Expressing Your Enthusiasm: An Oral Communication Workshop for Graduate Students and Postdocs
Day: Thursdays, March 30, April 6, 13, and 20
Time: Workshop 6:30 – 8:00 pm, dinner and discussion 6:00 – 6:30 pm
Location: Yale Center for Teaching and Learning (Sterling Memorial Library, 301 York Street)
You’ve all seen TED talks and their equivalents. Some of you might be able to give one now if asked, while others will find the challenge horrifying. Not everyone has equal abilities in speaking for public consumption. The ability to engage and hold people’s attention to convey information they understand and remember will lead to greater success for a variety of career paths. This is an especially critical talent if the information you communicate is technical and laced with field-specific jargon.
Through this short course, you will develop the skills to prepare and deliver a 5 to 8-minute “TED-style” talk with no visual aids. These skills have the potential to help you in many other areas including talks to peers in your lab group, presentations at meetings, pitches to funding agencies and venture capitalists, and explanations to your family and friends about your scholarship.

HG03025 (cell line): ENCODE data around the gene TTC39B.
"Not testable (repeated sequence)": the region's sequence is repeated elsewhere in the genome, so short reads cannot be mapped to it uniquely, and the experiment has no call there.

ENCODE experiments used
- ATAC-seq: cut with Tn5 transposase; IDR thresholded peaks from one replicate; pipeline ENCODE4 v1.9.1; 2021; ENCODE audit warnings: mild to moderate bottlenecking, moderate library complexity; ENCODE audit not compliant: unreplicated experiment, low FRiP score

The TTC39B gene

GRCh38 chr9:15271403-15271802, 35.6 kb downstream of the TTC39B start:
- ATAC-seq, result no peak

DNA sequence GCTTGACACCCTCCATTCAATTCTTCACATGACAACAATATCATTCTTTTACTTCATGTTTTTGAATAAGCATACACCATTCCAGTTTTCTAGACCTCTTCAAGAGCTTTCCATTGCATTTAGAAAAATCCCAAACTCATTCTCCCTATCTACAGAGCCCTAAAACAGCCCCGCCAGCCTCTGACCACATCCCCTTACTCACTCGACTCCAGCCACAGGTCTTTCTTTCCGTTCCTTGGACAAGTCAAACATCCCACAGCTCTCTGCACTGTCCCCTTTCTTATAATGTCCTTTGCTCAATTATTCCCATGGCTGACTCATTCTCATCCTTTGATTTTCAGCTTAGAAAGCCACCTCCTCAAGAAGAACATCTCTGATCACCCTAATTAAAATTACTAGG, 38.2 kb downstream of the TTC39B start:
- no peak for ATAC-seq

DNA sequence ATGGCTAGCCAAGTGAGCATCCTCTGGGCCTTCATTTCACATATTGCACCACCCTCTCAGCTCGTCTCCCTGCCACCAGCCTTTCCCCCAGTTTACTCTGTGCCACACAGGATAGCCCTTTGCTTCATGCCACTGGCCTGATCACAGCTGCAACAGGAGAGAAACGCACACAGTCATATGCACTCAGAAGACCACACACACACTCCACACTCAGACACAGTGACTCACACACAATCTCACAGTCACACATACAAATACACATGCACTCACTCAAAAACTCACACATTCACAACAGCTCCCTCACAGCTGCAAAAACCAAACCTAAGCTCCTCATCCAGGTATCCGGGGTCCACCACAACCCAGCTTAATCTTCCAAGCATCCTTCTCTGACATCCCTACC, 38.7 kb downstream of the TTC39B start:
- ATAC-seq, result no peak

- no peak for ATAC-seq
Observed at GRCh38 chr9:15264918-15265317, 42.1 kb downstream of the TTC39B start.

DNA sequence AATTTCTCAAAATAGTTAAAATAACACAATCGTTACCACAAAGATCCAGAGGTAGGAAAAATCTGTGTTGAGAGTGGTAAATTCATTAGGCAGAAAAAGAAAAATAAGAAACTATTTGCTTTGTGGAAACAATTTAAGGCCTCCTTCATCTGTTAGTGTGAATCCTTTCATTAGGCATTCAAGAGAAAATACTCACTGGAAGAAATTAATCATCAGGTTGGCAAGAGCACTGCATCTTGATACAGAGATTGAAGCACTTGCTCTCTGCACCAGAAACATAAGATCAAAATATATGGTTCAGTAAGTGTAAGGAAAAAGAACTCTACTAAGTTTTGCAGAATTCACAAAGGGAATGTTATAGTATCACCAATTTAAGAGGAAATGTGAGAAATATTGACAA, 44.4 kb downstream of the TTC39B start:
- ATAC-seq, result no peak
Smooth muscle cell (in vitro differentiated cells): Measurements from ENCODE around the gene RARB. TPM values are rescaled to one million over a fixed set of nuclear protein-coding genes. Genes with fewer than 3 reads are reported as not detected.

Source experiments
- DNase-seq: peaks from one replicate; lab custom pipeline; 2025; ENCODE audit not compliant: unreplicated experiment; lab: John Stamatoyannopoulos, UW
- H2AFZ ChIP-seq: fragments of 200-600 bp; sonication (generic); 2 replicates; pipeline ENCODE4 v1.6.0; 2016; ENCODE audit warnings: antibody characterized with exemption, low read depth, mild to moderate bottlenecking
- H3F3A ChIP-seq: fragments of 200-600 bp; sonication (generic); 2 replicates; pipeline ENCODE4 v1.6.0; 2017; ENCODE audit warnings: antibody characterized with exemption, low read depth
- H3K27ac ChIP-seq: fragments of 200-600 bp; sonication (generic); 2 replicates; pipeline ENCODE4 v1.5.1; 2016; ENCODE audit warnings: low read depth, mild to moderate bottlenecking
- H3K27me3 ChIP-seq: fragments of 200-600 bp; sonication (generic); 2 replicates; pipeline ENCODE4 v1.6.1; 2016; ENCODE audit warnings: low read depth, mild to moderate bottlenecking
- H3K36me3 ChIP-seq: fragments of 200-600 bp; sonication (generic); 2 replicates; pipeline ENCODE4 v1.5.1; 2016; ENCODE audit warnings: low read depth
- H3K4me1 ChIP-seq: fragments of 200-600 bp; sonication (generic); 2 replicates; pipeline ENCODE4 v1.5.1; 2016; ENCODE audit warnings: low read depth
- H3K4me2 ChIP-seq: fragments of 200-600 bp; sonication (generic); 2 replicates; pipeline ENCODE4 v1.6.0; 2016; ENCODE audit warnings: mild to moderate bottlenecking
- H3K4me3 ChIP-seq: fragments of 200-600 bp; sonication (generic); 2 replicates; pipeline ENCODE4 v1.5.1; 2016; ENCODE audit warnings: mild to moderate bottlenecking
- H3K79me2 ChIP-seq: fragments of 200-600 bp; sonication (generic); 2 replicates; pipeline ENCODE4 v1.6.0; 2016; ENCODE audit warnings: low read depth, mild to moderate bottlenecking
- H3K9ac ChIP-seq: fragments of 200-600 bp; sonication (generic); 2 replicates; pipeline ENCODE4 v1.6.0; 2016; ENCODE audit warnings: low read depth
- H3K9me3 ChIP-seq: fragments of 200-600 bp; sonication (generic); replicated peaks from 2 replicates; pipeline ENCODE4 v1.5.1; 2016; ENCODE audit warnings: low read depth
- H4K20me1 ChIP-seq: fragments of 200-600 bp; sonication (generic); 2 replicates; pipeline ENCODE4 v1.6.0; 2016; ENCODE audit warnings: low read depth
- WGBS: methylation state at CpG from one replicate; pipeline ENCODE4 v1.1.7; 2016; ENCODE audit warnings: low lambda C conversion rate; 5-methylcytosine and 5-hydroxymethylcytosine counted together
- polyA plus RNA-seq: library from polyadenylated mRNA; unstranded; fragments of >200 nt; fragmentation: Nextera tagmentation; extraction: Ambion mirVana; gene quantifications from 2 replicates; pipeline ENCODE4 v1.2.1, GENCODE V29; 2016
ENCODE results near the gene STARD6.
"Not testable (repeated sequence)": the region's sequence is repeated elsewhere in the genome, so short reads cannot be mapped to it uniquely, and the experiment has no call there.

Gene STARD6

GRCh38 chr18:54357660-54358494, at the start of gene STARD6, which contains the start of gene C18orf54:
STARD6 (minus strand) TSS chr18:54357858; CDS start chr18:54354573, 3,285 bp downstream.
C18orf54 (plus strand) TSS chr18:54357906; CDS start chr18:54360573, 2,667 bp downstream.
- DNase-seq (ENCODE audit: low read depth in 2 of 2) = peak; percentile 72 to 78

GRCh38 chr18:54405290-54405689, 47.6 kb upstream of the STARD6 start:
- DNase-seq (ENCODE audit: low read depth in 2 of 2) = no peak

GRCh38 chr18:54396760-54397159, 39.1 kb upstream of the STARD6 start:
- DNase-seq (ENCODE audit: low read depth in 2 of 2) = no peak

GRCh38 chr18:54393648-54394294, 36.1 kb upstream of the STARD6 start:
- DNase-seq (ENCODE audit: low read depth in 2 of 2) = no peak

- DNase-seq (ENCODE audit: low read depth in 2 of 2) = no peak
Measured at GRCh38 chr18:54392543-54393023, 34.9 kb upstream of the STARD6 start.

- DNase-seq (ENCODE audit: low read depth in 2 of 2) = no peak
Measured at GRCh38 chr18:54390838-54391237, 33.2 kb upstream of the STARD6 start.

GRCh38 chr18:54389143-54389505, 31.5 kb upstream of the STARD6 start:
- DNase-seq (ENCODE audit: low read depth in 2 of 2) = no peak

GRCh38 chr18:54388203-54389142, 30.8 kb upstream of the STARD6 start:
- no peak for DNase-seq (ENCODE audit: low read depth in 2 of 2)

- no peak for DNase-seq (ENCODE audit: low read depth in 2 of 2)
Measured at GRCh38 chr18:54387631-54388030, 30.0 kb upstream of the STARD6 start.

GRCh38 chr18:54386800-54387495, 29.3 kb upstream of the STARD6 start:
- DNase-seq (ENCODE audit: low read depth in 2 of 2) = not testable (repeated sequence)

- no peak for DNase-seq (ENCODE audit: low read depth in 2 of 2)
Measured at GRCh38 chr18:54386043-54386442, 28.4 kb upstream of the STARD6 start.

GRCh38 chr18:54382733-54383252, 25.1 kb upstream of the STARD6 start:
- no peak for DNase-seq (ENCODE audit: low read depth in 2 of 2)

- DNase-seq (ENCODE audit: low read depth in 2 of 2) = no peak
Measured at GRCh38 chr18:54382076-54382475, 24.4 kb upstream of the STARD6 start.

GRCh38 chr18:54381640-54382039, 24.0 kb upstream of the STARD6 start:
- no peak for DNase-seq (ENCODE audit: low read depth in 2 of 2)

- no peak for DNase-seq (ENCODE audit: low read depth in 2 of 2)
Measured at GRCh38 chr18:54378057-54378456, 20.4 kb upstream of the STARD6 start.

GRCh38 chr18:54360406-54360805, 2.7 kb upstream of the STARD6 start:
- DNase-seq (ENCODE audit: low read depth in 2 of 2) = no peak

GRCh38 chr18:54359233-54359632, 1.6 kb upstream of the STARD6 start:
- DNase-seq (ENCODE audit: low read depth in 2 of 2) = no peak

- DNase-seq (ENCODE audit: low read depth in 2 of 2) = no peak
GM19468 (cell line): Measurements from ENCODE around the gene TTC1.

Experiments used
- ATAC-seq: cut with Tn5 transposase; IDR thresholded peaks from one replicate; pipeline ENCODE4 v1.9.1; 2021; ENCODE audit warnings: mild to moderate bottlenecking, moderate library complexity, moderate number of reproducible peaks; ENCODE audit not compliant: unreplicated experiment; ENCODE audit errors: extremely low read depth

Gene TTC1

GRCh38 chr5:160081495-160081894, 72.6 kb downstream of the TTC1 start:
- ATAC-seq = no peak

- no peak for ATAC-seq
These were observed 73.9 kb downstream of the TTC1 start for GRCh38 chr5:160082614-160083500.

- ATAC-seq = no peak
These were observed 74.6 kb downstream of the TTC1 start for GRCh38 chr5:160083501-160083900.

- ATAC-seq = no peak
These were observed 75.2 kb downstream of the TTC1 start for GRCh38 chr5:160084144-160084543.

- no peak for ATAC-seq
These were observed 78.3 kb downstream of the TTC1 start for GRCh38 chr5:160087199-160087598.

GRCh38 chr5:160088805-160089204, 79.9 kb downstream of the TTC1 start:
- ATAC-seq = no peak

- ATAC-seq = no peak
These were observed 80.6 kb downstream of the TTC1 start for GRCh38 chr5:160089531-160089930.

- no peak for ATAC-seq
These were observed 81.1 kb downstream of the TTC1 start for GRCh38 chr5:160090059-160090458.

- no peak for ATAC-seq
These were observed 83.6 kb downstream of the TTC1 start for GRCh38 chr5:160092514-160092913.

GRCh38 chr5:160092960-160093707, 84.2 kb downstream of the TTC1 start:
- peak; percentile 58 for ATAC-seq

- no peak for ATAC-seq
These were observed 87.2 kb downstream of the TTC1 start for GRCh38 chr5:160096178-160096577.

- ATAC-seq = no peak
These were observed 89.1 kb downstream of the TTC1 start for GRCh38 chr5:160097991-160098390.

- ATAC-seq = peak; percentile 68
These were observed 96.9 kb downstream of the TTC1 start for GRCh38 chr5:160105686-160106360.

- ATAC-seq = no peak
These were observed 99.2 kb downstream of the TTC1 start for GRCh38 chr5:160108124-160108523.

Applicants should be proficient in English as a spoken language* and will be selected based on their commitment to attend all four sessions and complete assignments.
*The Yale Center for Language Study offers many ESL programs. Please see: cls.yale.edu/english-language-program
Session 1: Positive Attitudes and barriers to effective communication
Session 2: Developing your elevator pitch
Session 3: Incorporating objective and novice feedback
Session 4: Delivering your “TED-style” talk
Workshop Facilitators and Coordinators
Robert Bazell, Adjunct Professor in the Department of Molecular, Cellular, and Developmental Biology, Yale University, former chief science and health correspondent, NBC News
Gordon Edelstein, Artistic Director, New Haven Long Wharf Theater
Kaury Kucera, Interim Director for Graduate and Postdoctoral Teaching Development, Center for Teaching and Learning, Yale University
This program is supported by the Center for Teaching and Learning with help from the Long Wharf Theater.
For more information, visit ctl.yale.edu